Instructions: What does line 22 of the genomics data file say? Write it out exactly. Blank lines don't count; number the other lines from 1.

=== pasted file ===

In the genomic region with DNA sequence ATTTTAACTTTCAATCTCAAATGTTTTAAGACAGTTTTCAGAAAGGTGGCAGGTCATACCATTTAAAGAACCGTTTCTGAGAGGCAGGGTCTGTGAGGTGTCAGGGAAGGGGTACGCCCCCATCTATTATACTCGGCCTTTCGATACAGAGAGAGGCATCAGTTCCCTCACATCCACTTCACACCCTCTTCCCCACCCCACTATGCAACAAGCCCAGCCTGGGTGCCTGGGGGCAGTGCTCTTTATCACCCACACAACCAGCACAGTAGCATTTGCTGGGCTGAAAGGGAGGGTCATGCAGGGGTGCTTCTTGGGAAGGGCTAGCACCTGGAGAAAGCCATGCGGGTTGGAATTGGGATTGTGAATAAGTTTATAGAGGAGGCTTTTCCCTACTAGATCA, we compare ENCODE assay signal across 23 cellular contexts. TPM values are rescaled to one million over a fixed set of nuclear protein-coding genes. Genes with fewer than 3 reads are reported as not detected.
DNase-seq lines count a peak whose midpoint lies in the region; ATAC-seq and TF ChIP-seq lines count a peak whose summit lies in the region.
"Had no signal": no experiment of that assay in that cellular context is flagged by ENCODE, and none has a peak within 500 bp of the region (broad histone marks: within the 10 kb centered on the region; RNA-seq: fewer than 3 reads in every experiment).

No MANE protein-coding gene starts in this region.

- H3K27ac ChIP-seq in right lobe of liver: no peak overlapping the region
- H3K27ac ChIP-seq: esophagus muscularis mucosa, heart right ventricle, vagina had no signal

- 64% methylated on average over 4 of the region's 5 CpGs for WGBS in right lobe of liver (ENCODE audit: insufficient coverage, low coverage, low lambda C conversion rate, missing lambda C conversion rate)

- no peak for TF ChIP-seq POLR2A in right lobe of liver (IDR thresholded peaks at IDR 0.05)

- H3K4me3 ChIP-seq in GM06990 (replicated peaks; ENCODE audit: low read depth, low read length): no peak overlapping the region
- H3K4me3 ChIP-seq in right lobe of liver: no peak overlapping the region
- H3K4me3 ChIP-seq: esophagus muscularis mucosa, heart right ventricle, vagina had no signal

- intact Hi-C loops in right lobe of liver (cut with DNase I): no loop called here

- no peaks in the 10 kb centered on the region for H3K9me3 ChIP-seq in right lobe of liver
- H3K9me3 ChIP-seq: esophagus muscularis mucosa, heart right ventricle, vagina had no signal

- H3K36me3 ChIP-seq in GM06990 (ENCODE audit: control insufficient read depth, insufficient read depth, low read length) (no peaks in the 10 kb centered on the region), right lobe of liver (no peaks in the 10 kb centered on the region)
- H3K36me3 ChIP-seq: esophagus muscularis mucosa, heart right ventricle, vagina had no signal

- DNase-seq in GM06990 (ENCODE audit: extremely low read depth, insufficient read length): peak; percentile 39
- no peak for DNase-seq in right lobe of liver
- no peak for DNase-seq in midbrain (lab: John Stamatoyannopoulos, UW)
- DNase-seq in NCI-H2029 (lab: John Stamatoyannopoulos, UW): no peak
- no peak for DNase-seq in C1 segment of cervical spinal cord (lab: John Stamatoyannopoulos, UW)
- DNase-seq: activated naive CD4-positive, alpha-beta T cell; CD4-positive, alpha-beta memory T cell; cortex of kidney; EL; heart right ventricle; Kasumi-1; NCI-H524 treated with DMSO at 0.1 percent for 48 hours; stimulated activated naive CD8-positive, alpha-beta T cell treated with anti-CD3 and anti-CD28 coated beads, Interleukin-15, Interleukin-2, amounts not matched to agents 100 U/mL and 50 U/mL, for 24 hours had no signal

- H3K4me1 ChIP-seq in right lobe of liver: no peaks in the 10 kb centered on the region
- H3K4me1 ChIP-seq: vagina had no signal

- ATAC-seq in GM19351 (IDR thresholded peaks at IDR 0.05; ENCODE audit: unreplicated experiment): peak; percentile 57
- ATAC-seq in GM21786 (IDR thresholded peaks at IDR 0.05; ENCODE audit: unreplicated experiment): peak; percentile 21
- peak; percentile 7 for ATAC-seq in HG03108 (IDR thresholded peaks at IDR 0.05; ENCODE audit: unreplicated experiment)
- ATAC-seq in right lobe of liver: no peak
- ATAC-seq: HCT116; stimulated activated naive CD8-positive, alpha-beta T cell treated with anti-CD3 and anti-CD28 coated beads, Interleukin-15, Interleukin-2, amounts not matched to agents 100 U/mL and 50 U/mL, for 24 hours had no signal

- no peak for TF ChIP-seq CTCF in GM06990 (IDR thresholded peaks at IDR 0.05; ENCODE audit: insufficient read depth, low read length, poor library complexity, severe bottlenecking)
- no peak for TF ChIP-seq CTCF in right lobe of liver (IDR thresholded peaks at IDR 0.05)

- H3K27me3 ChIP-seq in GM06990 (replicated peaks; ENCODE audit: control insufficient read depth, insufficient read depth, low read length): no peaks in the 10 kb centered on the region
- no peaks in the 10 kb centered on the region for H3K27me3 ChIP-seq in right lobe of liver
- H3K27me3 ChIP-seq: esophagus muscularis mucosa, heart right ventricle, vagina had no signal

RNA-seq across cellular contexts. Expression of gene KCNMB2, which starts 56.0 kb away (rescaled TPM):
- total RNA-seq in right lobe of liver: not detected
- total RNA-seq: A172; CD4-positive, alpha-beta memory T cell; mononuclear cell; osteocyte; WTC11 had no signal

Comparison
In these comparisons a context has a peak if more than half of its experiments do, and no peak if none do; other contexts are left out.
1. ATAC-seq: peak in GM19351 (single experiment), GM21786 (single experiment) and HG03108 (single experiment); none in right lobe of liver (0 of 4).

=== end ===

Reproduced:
- DNase-seq: activated naive CD4-positive, alpha-beta T cell; CD4-positive, alpha-beta memory T cell; cortex of kidney; EL; heart right ventricle; Kasumi-1; NCI-H524 treated with DMSO at 0.1 percent for 48 hours; stimulated activated naive CD8-positive, alpha-beta T cell treated with anti-CD3 and anti-CD28 coated beads, Interleukin-15, Interleukin-2, amounts not matched to agents 100 U/mL and 50 U/mL, for 24 hours had no signal